Benjamin reached the highest academic level in 1993 when she became full professor, and later was named director of the Gallery of Art at Howard. In addition, she has also received many awards, including a National Endowment for the Humanities Fellowship-in-Residence for College Teachers, which she held in 1975-76, and the Fellowship for Faculty of Historically Black Colleges and Universities from the National Endowment for the Humanities in 1984-85. Her work in exhibiting and developing the work of black American artists has been recognized at an international level throughout her distinguished career of over 30 years.

Selected writings


The Life and Art of Lois Mailou Jones, Pomegranate Artbooks, 1994.


"Color, Structure, Design: The Artistic Expressions of Lois Mailou Jones," The International Review of African-American Arts, 1991.

"Selma Hortense Burke, American Sculptor" and "Lois Mailou Jones, American Painter," in Black Women in America, An Historical Encyclopedia, Carlson Publishing Inc., 1992.

"Annie E.A. Walker, Painter," in Dictionary of American Negro Biography, W.W. Norton, 1993.

"Lois Mailou Jones: The Decorative Patterns of Her Life," American Visions, June-July 1993.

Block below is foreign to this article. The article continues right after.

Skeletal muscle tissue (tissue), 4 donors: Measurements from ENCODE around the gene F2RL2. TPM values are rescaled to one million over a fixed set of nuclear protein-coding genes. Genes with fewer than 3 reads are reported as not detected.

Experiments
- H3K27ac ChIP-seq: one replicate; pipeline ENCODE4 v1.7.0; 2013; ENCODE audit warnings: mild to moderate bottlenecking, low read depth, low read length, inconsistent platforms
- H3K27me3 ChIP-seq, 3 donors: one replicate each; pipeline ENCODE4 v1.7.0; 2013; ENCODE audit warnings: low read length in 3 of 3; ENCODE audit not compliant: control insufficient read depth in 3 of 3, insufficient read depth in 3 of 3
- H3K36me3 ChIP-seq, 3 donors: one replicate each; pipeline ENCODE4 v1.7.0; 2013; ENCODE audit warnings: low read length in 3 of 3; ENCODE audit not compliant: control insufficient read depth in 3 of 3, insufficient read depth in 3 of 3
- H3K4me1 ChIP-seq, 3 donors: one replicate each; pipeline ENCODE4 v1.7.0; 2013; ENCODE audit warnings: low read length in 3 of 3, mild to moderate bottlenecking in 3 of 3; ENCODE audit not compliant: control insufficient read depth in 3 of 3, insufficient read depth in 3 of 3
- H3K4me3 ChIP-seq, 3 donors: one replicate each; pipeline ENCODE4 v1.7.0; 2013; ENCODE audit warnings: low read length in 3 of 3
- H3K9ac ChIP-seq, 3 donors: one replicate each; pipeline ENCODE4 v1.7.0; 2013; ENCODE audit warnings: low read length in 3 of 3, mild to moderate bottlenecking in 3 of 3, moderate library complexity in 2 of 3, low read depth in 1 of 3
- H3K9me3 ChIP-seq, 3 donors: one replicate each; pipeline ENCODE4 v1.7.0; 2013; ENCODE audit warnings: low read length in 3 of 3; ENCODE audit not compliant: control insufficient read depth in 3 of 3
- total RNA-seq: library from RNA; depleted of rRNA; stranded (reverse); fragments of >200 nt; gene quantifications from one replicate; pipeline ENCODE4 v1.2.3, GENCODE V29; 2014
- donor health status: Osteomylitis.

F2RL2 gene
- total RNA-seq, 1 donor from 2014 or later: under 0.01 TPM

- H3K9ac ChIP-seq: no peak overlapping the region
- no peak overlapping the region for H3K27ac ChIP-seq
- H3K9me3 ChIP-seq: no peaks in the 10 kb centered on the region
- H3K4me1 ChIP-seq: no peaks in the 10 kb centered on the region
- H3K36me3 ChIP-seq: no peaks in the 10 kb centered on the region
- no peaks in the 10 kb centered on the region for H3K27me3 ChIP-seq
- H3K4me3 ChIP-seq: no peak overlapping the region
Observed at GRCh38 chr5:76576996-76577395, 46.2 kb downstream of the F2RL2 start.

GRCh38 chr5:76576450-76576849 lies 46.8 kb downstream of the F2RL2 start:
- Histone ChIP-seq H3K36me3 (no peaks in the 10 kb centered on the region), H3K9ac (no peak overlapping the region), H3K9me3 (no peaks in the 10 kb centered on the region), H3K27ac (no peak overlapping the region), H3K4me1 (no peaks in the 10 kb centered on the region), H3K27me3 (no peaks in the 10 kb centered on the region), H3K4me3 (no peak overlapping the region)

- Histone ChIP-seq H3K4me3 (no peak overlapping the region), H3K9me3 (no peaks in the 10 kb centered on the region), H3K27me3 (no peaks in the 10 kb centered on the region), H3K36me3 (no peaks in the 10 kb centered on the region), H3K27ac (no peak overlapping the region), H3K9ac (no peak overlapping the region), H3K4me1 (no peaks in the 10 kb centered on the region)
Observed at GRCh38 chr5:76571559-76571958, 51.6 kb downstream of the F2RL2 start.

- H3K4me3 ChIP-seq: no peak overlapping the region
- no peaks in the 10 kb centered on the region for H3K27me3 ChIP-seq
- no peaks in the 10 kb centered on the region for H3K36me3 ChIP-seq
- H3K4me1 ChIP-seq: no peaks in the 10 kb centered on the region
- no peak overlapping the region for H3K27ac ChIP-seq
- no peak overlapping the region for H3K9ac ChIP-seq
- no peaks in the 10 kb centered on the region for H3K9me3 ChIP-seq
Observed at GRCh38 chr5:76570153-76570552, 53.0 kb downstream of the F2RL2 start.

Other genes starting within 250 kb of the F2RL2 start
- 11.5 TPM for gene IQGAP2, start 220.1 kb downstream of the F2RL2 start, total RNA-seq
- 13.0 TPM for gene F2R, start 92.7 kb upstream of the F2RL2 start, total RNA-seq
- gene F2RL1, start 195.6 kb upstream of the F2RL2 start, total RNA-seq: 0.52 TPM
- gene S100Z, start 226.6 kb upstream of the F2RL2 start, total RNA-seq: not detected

At a Glance …

Born Tritobia Hayes on October 22, 1944, in Brinkley, Arkansas; married Donald S. Benjamin; children: Zalika Aminah, Aminah Liani, Anwar Salih. Education: Howard University, BA, 1968; MA, 1970; University of Maryland, PhD, 1991.

Career: Georgetown University, instructor, 1970; Howard University, instructor, 1970-73, assistant professor, 1973-77, associate professor, 1977-93, professor, 1993-, associate dean, Division of Fine Arts, 1993-; Howard University Gallery of Art, curator of exhibits and director.

Memberships: National Conference of Artists; College Art Association; Smithsonian National Associates; Studio Museum, Harlem; National Museum of American Art.

Awards: National Endowment for the Humanities, Fellowships-in-Residence for College Teachers, 1975-76, National Endowment for the Humanities Fellowship for Faculty of Historically Black Colleges and Universities, 1984-85; Howard University School of Education, Spencer Foundation Research Award, 1975-77; Eta Phi Sigma, honorary member, 1986; United Negro College Fund, PEW Humanities Fellowship Grant, 1986-87; Howard University, Office of the VP for Academic Affairs, Faculty Research Grant in the Social Sciences, Humanities, and Education, 1988-89.

Addresses: Office—Associate Dean, Division of Fine Arts, College of Arts and Sciences, Howard University, 2455 6th St NW, Washington, DC 20059-0002.



American Artist, September 1995, p. 88.

Booklist, February 15, 1995, p. 1050.


"AAWI Profiles: Tritobia Hayes Benjamin, PhD," African American Women's Institute, (June 8, 2005).

Howard University Gallery of Art, (June 8, 2005).

"Tritobia Hayes Benjamin," Howard University, (June 8, 2005).

—Chris Routledge